Evol Ecol Res 13: 637-646 (2011)     Full PDF if your library subscribes.

Using Drosophila melanogaster to test the effect of multiple introductions on the ability of a non-native population to adapt to novel environments

Frank A. Bouchard, Suzanna L. Lewis, Chelsea B. Marcus, Gabriela M. McBride and Marta L. Wayne

University of Florida Genetics Institute and Department of Biology, University of Florida, Gainesville, Florida, USA

Correspondence: F.A. Bouchard, University of Florida, 420 Bartram Hall, Gainesville, FL 32611, USA.
e-mail: fab22@ufl.edu


Question: How do multiple introductions, versus a single introduction, of the same species, and the number of source populations of those introductions, affect the fitness of a population in a novel environment?

Hypothesis: Multiple introductions will increase fitness by introducing additional additive variance on which selection may act, by creating new combinations of alleles, or by reducing inbreeding depression. Multiple introductions from multiple source populations will further increase this effect.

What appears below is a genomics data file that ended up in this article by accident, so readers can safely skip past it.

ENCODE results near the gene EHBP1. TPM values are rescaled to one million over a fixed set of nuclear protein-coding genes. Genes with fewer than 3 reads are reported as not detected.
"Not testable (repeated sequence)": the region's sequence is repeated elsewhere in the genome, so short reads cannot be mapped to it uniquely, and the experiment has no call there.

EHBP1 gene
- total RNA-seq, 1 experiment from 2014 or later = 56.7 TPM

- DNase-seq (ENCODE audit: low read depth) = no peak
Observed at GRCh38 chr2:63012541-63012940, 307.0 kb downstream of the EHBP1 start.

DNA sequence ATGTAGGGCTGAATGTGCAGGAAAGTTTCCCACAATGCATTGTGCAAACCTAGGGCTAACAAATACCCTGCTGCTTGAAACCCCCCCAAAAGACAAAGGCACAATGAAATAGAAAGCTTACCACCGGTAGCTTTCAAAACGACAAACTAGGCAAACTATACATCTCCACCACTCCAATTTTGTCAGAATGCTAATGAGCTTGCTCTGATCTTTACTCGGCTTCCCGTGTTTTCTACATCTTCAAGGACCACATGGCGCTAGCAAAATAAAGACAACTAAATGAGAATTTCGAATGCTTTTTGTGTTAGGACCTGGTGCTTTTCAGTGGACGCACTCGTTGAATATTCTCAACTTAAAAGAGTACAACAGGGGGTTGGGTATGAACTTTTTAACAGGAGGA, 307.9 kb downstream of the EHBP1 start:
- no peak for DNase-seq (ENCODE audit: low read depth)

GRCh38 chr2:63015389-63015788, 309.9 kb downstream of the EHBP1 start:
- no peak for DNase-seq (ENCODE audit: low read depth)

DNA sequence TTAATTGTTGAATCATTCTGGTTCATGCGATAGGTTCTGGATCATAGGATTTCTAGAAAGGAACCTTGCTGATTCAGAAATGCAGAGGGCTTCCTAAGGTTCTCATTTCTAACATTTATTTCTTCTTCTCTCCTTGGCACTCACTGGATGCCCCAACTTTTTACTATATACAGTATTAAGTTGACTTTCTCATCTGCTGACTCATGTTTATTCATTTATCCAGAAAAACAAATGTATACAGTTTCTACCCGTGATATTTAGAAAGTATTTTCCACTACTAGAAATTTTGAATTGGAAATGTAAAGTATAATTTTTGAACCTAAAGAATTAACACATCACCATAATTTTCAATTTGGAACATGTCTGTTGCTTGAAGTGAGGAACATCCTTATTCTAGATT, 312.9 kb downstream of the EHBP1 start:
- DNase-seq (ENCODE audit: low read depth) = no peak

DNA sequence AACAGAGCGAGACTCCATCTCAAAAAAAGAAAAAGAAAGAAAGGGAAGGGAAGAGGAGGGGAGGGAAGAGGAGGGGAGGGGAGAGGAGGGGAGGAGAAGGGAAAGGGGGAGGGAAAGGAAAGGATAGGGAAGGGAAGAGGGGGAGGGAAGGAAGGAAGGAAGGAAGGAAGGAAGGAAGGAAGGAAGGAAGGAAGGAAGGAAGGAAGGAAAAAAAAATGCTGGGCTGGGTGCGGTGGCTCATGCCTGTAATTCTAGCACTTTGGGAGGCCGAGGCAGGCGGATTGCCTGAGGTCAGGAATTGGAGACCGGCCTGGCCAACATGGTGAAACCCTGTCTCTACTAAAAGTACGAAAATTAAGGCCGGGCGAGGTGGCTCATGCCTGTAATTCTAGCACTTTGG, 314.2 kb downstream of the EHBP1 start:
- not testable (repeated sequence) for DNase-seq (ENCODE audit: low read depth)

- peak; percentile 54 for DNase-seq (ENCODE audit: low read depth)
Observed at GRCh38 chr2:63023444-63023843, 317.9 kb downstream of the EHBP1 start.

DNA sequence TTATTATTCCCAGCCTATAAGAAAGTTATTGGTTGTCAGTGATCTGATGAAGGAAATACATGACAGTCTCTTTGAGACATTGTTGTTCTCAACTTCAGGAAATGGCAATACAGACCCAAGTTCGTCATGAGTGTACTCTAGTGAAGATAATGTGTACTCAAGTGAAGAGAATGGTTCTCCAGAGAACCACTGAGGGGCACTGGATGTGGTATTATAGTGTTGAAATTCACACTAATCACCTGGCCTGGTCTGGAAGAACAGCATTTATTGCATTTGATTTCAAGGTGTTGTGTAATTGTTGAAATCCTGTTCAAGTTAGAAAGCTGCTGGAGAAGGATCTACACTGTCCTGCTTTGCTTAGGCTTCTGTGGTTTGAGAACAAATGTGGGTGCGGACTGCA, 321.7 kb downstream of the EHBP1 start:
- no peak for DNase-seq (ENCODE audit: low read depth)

Methods: Using Drosophila melanogaster in a controlled laboratory setting, genetically divergent lines were introduced to a novel environment of high ethanol content medium using either single or multiple introductions from a single source or multiple sources and then fitness was measured for 14 generations.

Conclusions: Multiple introductions, particularly from multiple sources, have higher fitness in the introduced environment than do single introductions or multiple introductions from a single source.

Keywords: adaptation, effective population size, inbreeding depression, invasive species, multiple introductions, recombination, transgressive segregation.

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